Babe Ruth’s Final at Bat

Babe Ruth’s Final at Bat

May 31, 2012

On May 31, 1935, Babe Ruth would make his final appearance at the plate after 714 career home runs, a slugging percentage of .690, a career batting average of .342, and 2,217 RBIs. Ruth would quietly ground out, and the career of one of the greatest athletes in history would be over. In an ESPN poll conducted in 1999, Babe Ruth was ranked the third-greatest U.S. athlete of the 20th century, behind Michael Jordan and Muhammad Ali. Interesting facts about Babe Ruth: The neighborhood where Babe Ruth was born is now the location of Camden Yards, home to the Baltimore Orioles. Babe Ruth began his career as a member of the Baltimore Orioles. After 5 months he was sold to the Boston Red Sox. George Herman Ruth got the nickname ‘Babe’ when the Baltimore Orioles owner adopted him at age 19 in order to sign him to his first professional contract. Ruth was in the custody of St. Mary’s school and was supposed to remain there until he was 21. He would become known as ‘Dunn’s Baby’, later shortened to ‘Babe’. When the Boston Red Sox signed Babe Ruth to his original contract it was for $3,500 a year, three times what he had been paid as a member of the minor league Baltimore Orioles. During the early years of his career, Babe Ruth was primarily known as a great pitcher. During his first World Series, he pitched 29 2/3 scoreless innings. A record that would stand for 43 years. As a member of the Boston Red Sox, Babe Ruth helped the team win four World Series. After the Red Sox traded Babe Ruth to the Yankees for $125,000 and a $300,000 loan in 1919, the Red Sox didn’t win another World Series until 2004 when the ‘Curse of the Bambino’ was finally lifted. As a Yankee, Babe Ruth helped the team win four World Series titles. Babe Ruth was a tremendous draw at the box office, and the Yankees became the first team in baseball to draw a million paying fans to its stadium (the Polo Grounds). When the new Yankee Stadium was opened in 1923, it would be known as “The House...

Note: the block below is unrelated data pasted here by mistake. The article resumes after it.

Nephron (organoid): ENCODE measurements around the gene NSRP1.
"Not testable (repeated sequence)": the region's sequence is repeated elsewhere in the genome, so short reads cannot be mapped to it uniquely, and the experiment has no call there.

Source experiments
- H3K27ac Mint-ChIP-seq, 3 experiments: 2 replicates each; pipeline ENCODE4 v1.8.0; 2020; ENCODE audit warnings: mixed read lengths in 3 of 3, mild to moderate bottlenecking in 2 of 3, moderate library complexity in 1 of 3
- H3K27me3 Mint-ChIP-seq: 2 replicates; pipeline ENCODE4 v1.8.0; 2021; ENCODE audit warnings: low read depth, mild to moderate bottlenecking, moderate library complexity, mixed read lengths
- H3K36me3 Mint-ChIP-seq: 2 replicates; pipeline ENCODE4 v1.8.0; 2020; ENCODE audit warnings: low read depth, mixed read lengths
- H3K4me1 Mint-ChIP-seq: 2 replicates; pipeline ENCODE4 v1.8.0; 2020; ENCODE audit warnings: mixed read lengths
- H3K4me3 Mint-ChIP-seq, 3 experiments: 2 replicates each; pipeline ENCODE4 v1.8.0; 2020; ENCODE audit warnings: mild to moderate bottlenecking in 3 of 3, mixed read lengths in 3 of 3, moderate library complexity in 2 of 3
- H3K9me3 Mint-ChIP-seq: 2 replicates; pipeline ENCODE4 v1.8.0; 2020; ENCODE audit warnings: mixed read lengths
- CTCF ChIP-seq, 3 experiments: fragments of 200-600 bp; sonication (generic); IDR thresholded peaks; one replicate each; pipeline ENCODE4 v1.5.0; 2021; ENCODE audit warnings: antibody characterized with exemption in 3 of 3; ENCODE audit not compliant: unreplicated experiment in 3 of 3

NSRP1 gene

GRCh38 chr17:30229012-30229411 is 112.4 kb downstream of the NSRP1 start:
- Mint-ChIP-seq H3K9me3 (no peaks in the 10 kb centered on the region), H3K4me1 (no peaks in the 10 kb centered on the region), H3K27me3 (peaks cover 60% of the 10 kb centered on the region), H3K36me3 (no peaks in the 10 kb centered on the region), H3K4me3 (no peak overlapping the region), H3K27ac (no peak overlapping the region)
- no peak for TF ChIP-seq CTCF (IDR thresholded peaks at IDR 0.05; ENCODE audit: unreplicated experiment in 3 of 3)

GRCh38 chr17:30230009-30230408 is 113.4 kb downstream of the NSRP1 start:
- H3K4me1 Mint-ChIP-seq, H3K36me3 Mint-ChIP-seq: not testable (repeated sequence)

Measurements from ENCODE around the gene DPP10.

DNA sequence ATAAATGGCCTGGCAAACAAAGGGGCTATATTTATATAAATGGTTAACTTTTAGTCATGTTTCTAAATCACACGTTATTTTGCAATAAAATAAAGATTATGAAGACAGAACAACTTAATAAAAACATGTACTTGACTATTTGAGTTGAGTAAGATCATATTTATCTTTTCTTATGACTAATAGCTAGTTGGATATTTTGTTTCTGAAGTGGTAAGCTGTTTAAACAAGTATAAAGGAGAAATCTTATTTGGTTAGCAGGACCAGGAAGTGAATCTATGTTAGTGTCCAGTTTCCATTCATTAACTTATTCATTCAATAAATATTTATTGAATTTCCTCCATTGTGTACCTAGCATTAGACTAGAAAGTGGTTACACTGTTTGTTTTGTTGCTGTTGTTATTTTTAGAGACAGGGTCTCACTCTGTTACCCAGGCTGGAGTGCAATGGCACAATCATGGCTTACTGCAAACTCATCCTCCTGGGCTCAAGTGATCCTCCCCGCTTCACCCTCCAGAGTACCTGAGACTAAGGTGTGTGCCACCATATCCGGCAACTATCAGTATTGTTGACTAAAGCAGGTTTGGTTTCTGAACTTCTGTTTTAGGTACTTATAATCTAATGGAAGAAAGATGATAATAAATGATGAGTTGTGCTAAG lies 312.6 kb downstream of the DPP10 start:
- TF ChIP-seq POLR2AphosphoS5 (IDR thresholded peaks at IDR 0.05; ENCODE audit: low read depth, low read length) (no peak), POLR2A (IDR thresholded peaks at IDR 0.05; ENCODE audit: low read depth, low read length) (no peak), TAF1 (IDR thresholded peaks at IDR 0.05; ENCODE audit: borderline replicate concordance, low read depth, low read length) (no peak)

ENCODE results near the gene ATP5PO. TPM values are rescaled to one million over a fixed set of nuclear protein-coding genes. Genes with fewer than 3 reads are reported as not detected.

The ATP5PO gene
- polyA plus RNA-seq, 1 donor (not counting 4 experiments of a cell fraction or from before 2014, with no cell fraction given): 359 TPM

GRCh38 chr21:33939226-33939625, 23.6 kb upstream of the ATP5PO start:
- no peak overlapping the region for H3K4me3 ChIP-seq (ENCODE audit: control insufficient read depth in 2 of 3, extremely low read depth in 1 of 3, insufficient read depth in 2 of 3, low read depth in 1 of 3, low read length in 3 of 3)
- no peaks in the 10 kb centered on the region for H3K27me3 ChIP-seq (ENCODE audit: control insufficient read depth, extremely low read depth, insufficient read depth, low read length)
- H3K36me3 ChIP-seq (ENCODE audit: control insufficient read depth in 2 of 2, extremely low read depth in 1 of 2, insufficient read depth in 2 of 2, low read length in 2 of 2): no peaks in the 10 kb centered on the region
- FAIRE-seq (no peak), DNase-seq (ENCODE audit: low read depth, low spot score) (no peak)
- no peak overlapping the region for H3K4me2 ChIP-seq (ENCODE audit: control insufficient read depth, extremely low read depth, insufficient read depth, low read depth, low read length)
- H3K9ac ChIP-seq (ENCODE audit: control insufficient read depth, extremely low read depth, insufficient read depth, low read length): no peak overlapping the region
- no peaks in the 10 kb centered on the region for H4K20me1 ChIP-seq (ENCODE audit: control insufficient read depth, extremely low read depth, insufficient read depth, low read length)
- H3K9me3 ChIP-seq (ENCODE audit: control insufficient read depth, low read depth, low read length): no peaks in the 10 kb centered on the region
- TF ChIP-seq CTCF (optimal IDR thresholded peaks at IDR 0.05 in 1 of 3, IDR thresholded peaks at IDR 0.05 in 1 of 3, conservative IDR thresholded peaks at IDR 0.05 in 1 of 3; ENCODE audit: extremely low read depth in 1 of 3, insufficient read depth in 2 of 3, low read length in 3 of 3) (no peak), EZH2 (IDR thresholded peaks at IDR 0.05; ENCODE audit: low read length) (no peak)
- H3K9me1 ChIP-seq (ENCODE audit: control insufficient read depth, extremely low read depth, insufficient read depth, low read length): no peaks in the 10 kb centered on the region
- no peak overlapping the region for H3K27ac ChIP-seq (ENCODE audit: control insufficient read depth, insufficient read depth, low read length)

FIFA World Cup History

FIFA World Cup History

May 21, 2012

The Fédération Internationale de Football Association (FIFA) was founded May 21, 1904 in Paris. FIFA began with the uniting of the Football Associations of Belgium, Denmark, France, Netherlands, Spain, Sweden, and Switzerland. By the time the orginal statutes of FIFA went into effect on September 1, Germany had also joined. By April 14, 1905 England had joined as well. The Federation organized the football tournaments at the 1908, 1912 and 1924 Olympics with the later commanding 60,000 fans for the final between Uruguay and Switzerland. The success of their efforts with the Olympics prompted FIFA to organize its own World Championship. The decision was made to hold the championship in Uruguay in 1930. Several nations pulled out due to economic crisis in Europe and only four European teams attended. The second World Cup, held in Italy, was the first to be broadcast live by radio. The Italians won and would defend their title four years later. The events of World War II would lead to a 12-year lapse before the next World Cup would be held in 1950. FIFA would continue to expand, and by 1954 would have 84 members. Under the presidency of Joao Havelange, elected in 1974, the World Cup would become much more commercial. He increased the number of teams to 24 for the 1982 World Cup and then to 32 for the 1998 World Cup. Today FIFA consists of over 200 countries and the World Cup continues to grow in popularity around the world. FIFA World Cup Winners YEAR Winner Runner-Up Golden Boot Golden Ball 2010 Spain Netherlands Thomas Mueller (GER) Deigo Forlan (URU) 2006 Italy France Miroslav Klose (GER) Zinedine Zidane (FRA) 2002 Brazil Germany Ronaldo (BRA) Oliver Kahn (GER) 1998 France Brazil Davor Suker (CRO) Ronaldo (BRA) 1994 Brazil Italy Oleg Salenko (RUS), Hristo Stoichkov (BUL) Romario (BRA) 1990 Germany FR Argentina Salvatore Schillaci (ITA) Salvatore Schillaci (ITA) 1986 Argentina Germany FR Gary Lineker (ENG) Diego Maradona (ARG) 1982 Italy Germany FR Paolo Rossi (ITA) Paolo Rossi (ITA) 1978 Argentina Netherlands Mario Kempes (ARG) 1974 Germany FR Netherlands Grzegorz Lato (POL) 1970 Brazil Italy Gerd Mueller (GER) 1966 England Germany FR Eusebio (POR) 1962 Brazil Czechoslovakia shared by...